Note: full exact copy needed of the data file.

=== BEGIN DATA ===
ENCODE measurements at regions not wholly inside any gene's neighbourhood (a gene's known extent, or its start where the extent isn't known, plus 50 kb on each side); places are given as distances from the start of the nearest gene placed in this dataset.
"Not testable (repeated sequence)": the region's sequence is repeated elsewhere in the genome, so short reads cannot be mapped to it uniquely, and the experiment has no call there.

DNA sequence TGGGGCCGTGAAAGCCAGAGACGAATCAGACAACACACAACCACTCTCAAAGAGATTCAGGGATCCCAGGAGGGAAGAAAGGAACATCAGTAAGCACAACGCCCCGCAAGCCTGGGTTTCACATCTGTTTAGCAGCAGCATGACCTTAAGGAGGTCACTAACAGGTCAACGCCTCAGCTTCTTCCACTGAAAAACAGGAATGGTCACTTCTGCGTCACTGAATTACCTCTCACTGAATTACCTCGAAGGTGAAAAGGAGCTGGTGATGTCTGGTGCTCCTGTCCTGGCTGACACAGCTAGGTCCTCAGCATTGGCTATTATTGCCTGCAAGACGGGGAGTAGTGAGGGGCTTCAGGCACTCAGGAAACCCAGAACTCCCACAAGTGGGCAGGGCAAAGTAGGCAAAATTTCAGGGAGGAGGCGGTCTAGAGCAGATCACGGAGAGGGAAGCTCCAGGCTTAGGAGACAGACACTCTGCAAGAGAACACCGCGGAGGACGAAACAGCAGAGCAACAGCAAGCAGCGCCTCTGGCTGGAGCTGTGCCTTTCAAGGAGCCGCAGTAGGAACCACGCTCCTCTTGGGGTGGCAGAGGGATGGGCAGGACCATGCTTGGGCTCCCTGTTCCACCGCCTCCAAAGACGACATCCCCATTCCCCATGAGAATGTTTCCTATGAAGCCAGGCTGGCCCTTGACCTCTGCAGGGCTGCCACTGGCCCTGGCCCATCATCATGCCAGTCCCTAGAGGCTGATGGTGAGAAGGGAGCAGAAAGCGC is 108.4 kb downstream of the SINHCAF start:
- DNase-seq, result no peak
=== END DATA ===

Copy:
ENCODE measurements at regions not wholly inside any gene's neighbourhood (a gene's known extent, or its start where the extent isn't known, plus 50 kb on each side); places are given as distances from the start of the nearest gene placed in this dataset.
"Not testable (repeated sequence)": the region's sequence is repeated elsewhere in the genome, so short reads cannot be mapped to it uniquely, and the experiment has no call there.

DNA sequence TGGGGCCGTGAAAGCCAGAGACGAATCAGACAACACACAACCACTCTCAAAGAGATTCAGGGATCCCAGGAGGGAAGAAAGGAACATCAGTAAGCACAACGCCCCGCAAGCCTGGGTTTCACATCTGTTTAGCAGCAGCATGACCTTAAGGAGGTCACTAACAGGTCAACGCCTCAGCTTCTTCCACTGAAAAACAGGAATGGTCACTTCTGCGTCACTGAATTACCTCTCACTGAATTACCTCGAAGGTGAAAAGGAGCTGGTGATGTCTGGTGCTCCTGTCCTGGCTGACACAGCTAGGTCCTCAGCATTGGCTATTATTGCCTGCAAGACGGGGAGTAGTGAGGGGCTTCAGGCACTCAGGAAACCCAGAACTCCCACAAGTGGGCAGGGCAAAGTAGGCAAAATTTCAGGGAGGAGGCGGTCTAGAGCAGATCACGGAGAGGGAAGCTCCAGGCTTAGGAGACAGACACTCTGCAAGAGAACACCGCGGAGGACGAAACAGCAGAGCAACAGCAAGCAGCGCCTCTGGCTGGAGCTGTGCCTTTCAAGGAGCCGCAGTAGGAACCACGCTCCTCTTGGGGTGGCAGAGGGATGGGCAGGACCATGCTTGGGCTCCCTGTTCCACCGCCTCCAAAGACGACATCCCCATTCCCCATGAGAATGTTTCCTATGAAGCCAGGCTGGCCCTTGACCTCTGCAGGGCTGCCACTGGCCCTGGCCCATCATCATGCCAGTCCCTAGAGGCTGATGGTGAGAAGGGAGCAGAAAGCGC is 108.4 kb downstream of the SINHCAF start:
- DNase-seq, result no peak